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About John Lloyd
John Lloyd is a Contributing Editor to the Financial Times and Director of Journalism at the Reuters Institute for the Study of Journalism at the University of Oxford.
Articles by John Lloyd
This week's editor
The Armenian genocide
Yemen - easy to get wrong
Through the bars
No to TTIP
Meteoric rise of Islamic State
In 2020, a leadership of the Chinese Communist Party was elected which owed little or nothing to the Maoist period, and had for many years seen it as a time of horror and repression. Like Mikhail Gorbachev in the late eighties, they grasped that the system they ran was dysfunctional: unlike Gorbachev, they had a strong economy and a growing and increasingly active middle class. Their decision to superintend a phased but determined shift to democratic elections unleashed many tensions: but they were able to contain these, and to see develop parties pledged to pluralism, peaceful competition and (once elected) responsible government. The success of the move removed the last great example of authoritarian rule, and put further and heavy pressure on the remaining autocracies - all of which, in the next three decades, moved towards greater democracy and began to vie with each other, and the longer established democratic states, in going beyond electoral democracy to deeper forms, with greater equality and greater openness at the heart of these projects.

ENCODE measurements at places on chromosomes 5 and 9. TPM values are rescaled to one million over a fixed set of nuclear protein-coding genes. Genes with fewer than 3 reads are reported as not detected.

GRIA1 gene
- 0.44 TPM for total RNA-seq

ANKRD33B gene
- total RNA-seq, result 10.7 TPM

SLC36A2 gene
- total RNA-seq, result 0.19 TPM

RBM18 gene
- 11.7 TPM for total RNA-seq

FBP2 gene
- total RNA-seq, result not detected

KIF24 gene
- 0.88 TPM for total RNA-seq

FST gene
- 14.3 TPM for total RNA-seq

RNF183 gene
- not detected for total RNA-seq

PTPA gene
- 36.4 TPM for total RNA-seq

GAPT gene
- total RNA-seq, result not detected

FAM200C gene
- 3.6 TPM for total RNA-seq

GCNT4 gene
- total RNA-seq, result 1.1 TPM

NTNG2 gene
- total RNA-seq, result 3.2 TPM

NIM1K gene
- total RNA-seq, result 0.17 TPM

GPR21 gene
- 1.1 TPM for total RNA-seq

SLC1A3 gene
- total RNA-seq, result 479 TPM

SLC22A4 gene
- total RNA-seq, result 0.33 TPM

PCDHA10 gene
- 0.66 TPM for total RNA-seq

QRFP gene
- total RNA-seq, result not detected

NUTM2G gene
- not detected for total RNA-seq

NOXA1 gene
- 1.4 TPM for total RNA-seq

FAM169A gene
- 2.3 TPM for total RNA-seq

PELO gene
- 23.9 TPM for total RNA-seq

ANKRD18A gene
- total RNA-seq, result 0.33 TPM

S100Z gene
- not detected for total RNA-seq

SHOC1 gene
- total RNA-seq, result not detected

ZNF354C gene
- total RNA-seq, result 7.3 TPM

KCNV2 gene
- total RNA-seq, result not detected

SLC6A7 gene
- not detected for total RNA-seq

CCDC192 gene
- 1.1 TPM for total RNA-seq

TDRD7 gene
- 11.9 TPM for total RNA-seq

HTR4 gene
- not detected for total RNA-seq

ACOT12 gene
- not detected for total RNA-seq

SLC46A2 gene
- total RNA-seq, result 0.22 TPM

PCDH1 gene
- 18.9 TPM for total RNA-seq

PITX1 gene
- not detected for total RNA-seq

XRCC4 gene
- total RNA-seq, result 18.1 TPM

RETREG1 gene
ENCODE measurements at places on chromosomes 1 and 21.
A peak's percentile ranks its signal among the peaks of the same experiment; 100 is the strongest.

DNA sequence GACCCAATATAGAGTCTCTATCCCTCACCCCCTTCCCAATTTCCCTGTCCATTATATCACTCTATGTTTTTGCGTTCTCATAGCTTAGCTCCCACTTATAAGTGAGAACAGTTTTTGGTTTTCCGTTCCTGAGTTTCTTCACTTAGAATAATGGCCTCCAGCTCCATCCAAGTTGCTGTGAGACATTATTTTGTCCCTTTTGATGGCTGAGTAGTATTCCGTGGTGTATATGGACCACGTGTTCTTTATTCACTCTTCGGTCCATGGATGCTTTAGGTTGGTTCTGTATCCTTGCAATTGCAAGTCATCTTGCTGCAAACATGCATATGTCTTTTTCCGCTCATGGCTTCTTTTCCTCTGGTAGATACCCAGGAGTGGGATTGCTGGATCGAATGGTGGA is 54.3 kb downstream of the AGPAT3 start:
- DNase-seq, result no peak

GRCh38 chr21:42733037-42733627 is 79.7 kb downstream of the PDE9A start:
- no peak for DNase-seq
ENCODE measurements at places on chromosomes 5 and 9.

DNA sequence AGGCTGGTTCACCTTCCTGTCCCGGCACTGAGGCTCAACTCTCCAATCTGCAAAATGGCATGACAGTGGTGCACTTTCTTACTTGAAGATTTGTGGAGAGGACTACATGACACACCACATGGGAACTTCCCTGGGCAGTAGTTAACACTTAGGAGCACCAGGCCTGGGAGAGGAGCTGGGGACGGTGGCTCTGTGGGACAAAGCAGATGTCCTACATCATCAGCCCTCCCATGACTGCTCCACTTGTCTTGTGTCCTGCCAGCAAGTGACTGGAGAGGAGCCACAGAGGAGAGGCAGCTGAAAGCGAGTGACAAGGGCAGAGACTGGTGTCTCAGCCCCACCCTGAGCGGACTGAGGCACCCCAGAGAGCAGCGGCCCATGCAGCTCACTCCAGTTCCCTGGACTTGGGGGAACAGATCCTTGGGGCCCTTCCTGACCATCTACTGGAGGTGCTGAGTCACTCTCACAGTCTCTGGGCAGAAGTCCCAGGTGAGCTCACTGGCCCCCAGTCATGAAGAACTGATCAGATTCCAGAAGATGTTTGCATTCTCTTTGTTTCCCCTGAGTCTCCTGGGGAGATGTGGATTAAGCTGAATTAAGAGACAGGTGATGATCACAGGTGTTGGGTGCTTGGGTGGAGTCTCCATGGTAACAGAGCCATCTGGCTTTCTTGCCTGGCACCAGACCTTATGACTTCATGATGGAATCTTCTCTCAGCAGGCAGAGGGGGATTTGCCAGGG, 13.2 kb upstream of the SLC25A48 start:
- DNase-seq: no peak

Is the ultimate goal of media in a democracy to promote truth and accuracy or a diversity of views? And will the new panoply of subjective voices brought to traditional media by citizen journalism clear or cloud the issue? John Lloyd poses some difficult questions, as openDemocracy continues its investigation into accountability in the 21st century.
The crisis in Britain over the Iraq war, its intelligence and its reporting, is one of media as well as politics. John Lloyd asks: can journalism, both press and television, tell stories for active citizens rather than cynical couch potatoes?
The Iraq war has provoked deep divisions within the political left. But the resignation of distinguished columnist John Lloyd from Britain's New Statesman was motivated by the magazine's evasion of modern political realities and resort to moralistic anti-Americanism rather than its anti-war stance. Here he builds on his argument to ask: what future has the left if it cannot deal honestly with the rise of terrorism and the crimes of dictators?